• I think, I have rightly inserted that in my paraphrase of that place. Dr. Doddridge seems to have been aware, that to much was implied. Therefore, in his notes upon ver. 23, he says: and what is added in the next verse, with relation *to Peter and John, who are the men there spoken of, ("but ⚫ him they did not see") may perhaps imply, that the wo
· men pretended also to have seen Jesus himself. And in his paraphrase of ver. 24, he says: but him they did 'not see though the women apprehended, he had actually ' appeared to them himself, and declared, that he was risen, and would show hunself to his disciples.'
However it must be acknowledged, that beside the women, two of the disciples, and those of the best understanding, and the most eminent among us, have also been at the sepulchre. The 'occasion of it was this. Some of the women, who were very early at the sepulchre, came 'down to us in great haste, saying, "They have taken the Lord out of the sepulchre, and we know not where they have laid him," John xx. 2. Whereupon two, and those the most eminent of the disciples, went themselves to the sepulchre, and found it even as the women had said, that is, that the body was gone, and nothing left beside the clothes, in which it had been 'covered. But him they saw not: [as the women have since said, that they have seen him.']
Whereupon, our Lord, as if out of patience at their stupidity and inconsideration," says to them: O fools, and slow of heart, to believe all that the prophets have spoken," &c.
• ver. 25.
These two do not mention the visit made to the sepulchre by Peter and John, last, because it was not made till after the women had seen "a vision of angels," but, as the more considerable thing. The women's testimony they slighted. "Their words seemed to them as idle tales, and they believed them not," Luke xxiv. 11. For these two disciples they had some regard, but not so much as they should. And therefore our Lord says to them: "O fools, and slow of heart," and what there follows.
From all which it appears to me evident, that the two disciples did not set out for Emmaus, till after the report made to the apostles by Mary Magdalene, "that she had seen the Lord, and that he had spoken these things unto her :" as related John xx. 18.
This observation I have deferred till now, that I might not disturb and interrupt the preceding argument.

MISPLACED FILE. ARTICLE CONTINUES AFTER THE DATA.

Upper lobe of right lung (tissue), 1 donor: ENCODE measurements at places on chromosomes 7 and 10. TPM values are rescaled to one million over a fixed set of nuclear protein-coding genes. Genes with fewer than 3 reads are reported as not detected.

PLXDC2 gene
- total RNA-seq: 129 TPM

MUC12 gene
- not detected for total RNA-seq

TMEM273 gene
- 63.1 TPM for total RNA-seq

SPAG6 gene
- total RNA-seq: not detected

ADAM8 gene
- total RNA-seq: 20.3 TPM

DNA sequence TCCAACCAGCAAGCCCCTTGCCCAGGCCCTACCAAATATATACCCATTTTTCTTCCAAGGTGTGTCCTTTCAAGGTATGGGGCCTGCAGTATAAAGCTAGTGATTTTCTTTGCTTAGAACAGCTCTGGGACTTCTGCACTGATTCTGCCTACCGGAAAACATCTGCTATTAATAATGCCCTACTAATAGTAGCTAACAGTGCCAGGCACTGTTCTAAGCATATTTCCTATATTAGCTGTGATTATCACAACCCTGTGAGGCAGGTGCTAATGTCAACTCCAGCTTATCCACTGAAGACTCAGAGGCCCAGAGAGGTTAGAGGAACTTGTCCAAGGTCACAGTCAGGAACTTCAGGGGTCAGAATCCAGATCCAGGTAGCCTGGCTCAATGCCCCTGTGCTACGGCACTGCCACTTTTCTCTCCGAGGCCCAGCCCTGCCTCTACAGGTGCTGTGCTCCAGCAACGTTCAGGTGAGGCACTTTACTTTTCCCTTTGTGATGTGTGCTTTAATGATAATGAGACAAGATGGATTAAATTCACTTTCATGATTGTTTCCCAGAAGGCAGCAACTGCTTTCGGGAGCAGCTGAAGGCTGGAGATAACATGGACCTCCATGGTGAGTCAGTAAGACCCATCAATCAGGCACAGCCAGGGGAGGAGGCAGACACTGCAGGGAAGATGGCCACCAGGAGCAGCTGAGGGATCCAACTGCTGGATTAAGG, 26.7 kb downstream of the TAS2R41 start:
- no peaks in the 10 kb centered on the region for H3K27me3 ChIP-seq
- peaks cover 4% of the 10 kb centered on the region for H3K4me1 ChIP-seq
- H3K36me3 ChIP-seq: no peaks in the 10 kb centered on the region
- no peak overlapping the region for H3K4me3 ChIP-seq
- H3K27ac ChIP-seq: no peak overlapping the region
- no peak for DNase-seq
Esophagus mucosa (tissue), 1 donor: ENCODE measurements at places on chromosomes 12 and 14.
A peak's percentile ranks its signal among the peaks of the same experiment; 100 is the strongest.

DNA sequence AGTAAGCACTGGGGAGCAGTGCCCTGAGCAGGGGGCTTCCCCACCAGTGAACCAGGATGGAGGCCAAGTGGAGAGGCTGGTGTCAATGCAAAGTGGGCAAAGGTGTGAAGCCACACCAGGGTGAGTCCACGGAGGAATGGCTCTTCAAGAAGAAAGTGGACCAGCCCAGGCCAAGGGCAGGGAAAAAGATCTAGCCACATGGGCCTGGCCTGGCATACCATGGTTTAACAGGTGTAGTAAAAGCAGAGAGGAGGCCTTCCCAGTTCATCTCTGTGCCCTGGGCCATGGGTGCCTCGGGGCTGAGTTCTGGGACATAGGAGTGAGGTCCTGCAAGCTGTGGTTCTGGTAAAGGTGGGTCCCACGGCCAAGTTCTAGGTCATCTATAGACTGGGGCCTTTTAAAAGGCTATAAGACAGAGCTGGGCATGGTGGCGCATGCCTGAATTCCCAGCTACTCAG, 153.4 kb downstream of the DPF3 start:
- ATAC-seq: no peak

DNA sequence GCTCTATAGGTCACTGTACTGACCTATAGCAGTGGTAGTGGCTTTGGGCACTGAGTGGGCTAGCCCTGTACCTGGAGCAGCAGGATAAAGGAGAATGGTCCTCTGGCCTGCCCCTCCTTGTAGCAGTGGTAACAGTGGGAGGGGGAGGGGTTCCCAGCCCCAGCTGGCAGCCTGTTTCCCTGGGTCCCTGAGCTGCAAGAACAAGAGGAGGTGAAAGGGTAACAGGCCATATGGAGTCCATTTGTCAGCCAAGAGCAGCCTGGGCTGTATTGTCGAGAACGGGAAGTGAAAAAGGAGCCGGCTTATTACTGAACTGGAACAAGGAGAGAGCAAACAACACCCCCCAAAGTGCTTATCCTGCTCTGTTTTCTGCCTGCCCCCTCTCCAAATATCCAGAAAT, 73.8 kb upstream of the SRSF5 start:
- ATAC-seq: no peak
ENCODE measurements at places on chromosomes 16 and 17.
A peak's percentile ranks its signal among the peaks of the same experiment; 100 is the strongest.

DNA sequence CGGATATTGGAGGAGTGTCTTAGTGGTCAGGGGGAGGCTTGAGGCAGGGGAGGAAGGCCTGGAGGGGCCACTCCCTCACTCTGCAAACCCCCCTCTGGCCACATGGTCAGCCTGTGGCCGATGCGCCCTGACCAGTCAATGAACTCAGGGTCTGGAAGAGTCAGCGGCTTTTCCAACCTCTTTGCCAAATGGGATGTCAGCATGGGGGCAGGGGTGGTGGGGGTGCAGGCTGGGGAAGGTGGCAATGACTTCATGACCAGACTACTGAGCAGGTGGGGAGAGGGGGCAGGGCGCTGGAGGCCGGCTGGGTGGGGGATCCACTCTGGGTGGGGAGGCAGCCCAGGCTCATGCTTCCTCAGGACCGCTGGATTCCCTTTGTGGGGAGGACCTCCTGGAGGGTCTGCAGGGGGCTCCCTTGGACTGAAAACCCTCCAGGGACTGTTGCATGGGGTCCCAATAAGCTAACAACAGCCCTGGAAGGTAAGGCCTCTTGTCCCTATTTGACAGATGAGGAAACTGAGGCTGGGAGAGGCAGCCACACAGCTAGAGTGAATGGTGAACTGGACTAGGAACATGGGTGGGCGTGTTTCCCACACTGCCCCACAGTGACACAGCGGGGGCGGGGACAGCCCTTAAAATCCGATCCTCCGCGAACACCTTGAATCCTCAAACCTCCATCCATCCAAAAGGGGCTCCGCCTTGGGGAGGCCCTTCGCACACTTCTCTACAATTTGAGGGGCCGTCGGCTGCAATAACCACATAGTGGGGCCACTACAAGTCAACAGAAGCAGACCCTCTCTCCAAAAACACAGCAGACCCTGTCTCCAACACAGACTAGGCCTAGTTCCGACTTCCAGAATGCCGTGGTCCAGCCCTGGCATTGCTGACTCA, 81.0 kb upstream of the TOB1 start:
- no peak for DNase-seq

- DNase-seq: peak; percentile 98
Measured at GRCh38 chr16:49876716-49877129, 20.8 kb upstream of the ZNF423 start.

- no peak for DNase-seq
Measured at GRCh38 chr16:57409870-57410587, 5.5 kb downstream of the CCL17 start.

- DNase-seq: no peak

I have now performed all that I intended. For I never proposed to go any farther, than the appearances of our Lord to the disciples, and others, on the day of his resurrection.
Shall I now recollect, and sum up what has been said under this fifth and last article of our inquiry?
Early on the first day of the week, Mary Magdalene, Joanna, Mary the mother of James, and Salome, and other women, who had come up with our Lord to Jerusalem from Galilee, and had often attended upon him, went up to the sepulchre, bringing the spices, which they had prepared. As they were going, they said among themselves, "Who shall roll us away the stone from the door of the sepulchre? For it was very great." But, when they came nigh to the sepulchre, they perceived that the stone was rolled away. That obstacle therefore to their performing the intended office of respect, in embalming the body, of which they had been apprehensive, was removed. Which afforded them, for the present, a good deal of satisfaction. But when they had entered in, they found not the body of the Lord Jesus. This filled them with the utmost surprise and concern. Whereupon, with the consent and approbation of all the rest of the women, Mary Magdalene, and some others of them, ran down immediately, in all haste, to the apostles at Jerusalem, telling them, that they had been at the sepulchre, that they found the stone rolled away from the door of it: that they therefore entered in, but found not the body of Jesus: " They have taken away the Lord out of the sepulchre, [said they,] and we know not where they have laid him." Peter and John therefore ran to the sepulchre, entered into it, and found every thing exactly agreeing to the report of the women. The body of Jesus was gone, but the cloths, with which he had been covered, remained, every part of them, and lying in great order. So that they could not but wonder greatly at what had happened. But, as it was not safe or prudent for them to stay there, they soon went away again to their own home. But Mary Magdalene, and the other women, who had come back to the sepulchre from the apostles, stayed behind. And soon after those disciples were gone away, there appeared to them two angels, and one of them said to them, "Fear not. Ye seek Jesus, who was crucified. He is not here. He is risen, as he said. Come, see the place where the Lord lay. And go quickly, and tell his disciples that he is risen from the dead. And they departed quickly from the sepulchre, with fear and great joy, and did run to bring the disciples word. As they were going to tell his disciples, behold Jesus met them, saying, All hail. And they came, and held him by the feet, and worshipped him. Then said Jesus unto them: Be not afraid. Go tell my brethren that they go into Galilee. And there shall they see me. Now when they were going, behold some of the watch came into the city, and showed unto the chief priests all the things that were done." So in Matt. xxviii. 5-11. or, as in John xx. 18. "Mary Magdalene came,